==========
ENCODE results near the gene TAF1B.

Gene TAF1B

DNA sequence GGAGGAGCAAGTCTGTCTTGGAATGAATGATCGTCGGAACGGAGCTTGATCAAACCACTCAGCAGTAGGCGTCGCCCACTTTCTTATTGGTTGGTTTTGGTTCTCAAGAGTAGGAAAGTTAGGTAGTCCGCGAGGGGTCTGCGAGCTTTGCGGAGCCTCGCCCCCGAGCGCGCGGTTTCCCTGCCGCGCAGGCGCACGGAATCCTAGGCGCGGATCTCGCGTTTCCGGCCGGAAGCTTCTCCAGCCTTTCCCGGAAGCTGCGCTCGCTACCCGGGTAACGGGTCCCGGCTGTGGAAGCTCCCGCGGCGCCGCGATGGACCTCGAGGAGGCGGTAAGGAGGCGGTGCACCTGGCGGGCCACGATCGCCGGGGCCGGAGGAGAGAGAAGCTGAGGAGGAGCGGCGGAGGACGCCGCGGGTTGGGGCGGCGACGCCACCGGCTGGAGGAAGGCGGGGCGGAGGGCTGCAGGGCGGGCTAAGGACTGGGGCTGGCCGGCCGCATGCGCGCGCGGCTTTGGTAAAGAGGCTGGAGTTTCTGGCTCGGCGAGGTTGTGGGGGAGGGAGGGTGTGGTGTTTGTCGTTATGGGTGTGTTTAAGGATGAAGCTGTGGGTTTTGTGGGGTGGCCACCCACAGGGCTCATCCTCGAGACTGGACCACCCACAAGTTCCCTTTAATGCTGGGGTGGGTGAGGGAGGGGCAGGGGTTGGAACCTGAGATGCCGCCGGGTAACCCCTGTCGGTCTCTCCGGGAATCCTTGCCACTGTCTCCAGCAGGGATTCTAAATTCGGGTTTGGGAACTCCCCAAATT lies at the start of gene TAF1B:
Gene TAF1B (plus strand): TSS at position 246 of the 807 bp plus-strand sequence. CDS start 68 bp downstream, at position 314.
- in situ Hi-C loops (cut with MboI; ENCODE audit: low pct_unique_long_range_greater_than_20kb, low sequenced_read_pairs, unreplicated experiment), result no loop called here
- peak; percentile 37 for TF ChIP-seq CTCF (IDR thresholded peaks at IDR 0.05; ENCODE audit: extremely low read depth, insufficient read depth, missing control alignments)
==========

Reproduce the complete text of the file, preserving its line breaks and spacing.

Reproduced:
ENCODE results near the gene TAF1B.

Gene TAF1B

DNA sequence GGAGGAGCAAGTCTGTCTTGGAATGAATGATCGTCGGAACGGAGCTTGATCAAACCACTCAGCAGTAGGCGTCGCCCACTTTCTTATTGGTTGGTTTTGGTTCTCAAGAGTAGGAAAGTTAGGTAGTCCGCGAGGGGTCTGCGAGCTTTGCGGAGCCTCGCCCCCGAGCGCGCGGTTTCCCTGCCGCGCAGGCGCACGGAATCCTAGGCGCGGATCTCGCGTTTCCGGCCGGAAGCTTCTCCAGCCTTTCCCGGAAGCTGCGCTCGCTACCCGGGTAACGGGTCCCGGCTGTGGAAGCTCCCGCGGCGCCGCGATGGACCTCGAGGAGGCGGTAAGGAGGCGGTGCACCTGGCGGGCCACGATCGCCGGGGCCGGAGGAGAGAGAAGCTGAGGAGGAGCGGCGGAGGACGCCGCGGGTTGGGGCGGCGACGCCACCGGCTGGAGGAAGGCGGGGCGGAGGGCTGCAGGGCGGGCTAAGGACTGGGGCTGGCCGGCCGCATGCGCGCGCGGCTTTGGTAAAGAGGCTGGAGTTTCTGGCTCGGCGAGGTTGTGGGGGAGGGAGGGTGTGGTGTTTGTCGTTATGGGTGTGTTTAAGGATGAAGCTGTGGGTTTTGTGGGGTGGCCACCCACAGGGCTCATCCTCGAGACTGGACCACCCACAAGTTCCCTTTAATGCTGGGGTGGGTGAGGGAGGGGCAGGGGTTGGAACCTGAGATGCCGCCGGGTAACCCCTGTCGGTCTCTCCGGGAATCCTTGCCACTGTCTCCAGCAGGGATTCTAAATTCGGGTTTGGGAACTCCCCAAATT lies at the start of gene TAF1B:
Gene TAF1B (plus strand): TSS at position 246 of the 807 bp plus-strand sequence. CDS start 68 bp downstream, at position 314.
- in situ Hi-C loops (cut with MboI; ENCODE audit: low pct_unique_long_range_greater_than_20kb, low sequenced_read_pairs, unreplicated experiment), result no loop called here
- peak; percentile 37 for TF ChIP-seq CTCF (IDR thresholded peaks at IDR 0.05; ENCODE audit: extremely low read depth, insufficient read depth, missing control alignments)